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Tuesday, June 16, 2015

Receipts to Recipes

I have been collecting recipes for a long time. Originally, I filed them in a box for 3 x 5 cards. However, I didn't copy them all to 3 x 5 cards. Some were letters, which I simply folded up and filed in the proper category. Some were clippings from the newspaper. (Hint: Newspaper clippings don't hold up well with time.) Some recipes came from the back of a box. A few were scribbled hastily on a small slip of paper.

Nowadays, I use a three-ring binder to keep my recipes in order. If I find a recipe online, I print it out, slip it into a plastic sleeve, and file it in the proper category in the binder. So much neater than the old 3 x 5 file box!

My heroine in PATRIOT'S PRIDE collects recipes, too. However, she calls them receipts. For a long time, recipes were called receipts. has this reference:

receiptn.late 14c., "act of receiving;" also "statement of ingredients in a potion or medicine;" from Anglo-French or Old North French receite "receipt, recipe,prescription" (c.1300), altered (by influence of receit "he receives," fromVulgar Latin *recipitfrom Old French recetefrom Latin recepta"received," fem. past participle of recipere (see receive ). Meaning "writtenacknowledgment of money or goods received" is from c.1600.Online Etymology Dictionary, © 2010 Douglas Harper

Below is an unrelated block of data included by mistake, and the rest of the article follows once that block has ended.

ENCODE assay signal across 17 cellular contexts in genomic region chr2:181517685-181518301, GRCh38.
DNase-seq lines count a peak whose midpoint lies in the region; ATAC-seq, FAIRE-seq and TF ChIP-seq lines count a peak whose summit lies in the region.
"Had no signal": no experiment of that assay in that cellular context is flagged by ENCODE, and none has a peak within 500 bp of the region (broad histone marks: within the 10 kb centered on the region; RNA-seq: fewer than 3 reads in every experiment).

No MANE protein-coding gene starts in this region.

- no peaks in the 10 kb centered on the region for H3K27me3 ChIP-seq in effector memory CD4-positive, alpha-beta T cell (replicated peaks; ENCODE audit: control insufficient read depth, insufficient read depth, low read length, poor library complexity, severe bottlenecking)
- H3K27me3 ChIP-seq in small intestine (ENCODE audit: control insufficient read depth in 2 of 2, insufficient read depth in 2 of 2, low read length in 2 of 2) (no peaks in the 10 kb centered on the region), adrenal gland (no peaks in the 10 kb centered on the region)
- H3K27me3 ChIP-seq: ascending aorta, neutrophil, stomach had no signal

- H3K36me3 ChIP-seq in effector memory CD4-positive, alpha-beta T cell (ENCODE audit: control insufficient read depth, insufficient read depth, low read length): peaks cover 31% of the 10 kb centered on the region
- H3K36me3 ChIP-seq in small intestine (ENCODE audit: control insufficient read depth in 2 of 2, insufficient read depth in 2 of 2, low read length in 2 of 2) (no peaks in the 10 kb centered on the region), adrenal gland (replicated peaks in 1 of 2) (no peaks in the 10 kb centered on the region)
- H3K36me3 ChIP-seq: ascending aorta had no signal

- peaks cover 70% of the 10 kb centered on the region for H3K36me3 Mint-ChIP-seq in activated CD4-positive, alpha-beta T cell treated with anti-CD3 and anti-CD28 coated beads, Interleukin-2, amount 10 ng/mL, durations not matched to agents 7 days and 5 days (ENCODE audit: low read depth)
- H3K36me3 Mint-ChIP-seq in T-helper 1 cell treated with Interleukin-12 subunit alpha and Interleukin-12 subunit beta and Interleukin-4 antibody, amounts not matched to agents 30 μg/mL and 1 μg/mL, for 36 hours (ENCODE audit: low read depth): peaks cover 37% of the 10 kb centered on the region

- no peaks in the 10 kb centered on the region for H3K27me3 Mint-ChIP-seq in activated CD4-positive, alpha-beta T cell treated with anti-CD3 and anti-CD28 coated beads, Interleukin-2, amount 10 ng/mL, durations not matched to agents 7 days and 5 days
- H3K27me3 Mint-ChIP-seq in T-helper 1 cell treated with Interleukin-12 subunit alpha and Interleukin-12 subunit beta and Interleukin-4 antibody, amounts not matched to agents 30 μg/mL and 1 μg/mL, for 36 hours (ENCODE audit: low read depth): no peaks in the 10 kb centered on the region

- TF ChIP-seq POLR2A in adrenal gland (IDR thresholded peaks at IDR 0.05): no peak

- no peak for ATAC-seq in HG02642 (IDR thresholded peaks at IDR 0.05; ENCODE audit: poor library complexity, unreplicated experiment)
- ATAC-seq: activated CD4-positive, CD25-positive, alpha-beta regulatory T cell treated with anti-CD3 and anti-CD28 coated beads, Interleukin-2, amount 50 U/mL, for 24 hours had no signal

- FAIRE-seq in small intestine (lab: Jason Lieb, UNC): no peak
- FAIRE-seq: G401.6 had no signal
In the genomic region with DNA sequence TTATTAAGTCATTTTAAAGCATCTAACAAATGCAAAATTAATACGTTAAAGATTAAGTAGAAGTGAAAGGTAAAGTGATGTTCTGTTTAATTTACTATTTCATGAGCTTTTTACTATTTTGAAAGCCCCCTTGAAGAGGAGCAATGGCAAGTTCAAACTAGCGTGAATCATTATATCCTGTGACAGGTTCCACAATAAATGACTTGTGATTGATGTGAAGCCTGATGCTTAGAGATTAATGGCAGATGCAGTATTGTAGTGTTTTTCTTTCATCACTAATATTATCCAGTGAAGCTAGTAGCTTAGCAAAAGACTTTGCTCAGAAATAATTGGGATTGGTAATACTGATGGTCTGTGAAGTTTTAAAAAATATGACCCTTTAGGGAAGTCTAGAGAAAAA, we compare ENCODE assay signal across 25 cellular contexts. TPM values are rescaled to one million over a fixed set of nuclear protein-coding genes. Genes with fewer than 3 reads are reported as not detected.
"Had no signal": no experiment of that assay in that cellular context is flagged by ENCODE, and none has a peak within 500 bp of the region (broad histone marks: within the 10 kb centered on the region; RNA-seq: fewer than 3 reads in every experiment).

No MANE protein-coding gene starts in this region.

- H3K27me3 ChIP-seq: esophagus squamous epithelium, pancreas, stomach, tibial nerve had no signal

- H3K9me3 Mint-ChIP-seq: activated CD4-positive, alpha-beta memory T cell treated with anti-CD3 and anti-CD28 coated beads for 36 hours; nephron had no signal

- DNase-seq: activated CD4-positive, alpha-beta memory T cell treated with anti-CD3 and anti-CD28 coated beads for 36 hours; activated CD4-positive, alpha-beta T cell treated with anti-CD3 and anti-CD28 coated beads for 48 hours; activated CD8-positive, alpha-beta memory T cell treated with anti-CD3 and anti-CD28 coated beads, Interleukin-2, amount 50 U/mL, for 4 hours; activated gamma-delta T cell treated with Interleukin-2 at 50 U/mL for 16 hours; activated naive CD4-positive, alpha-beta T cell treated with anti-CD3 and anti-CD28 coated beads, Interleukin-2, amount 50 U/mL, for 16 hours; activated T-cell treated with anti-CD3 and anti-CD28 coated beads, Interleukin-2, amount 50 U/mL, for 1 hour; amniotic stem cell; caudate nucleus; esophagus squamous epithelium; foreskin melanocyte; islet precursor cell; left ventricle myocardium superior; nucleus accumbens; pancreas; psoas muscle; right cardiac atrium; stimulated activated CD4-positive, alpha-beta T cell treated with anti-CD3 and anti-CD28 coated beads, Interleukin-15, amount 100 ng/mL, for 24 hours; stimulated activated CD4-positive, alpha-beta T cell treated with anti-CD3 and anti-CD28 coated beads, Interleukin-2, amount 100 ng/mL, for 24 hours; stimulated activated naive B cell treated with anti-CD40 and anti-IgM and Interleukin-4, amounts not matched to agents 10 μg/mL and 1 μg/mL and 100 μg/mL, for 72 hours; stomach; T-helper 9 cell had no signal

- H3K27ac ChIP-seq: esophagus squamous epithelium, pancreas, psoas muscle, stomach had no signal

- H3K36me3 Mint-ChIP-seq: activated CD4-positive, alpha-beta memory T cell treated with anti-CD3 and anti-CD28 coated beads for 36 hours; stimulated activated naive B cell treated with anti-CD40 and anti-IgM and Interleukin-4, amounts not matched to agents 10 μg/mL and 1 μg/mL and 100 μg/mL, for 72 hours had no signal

There is a more detailed explanation in The Grammarphobia Blog, which you should read and can find in the link below:

Language changes with time--just like newspaper clippings. Newspaper clippings get old, brown, and crumbly. Words fall into disuse. Most people decided they liked the use of recipe rather than receipt for cooking ingredients.

Margaret, my heroine from 1784, calls her collection of cooking ingredients receipts. She's still living in a time when the word was very much in use.

Do you think historicals should use words from the time period? Or should an author change the terms to those in use in our contemporary society? 


Gay N Lewis said...

Learned something new, and I like this. I'm looking forward to the book.

Penelope Marzec said...


Thanks! I enjoy delving into the details of history.

I hope you enjoy the book. :-)

Elaine Marie Cooper said...

Hi Penelope. In answer to your question, "Yes." I think it not only adds realism to a historical, but it shows the readers you have done your research. My third novel was set in 1800 and I used the word "receipt" in reference to a recipe.Thanks for the informative post! Blessings, Elaine

Penelope Marzec said...


So glad you agree with me. Now I've got to look up your book. :-)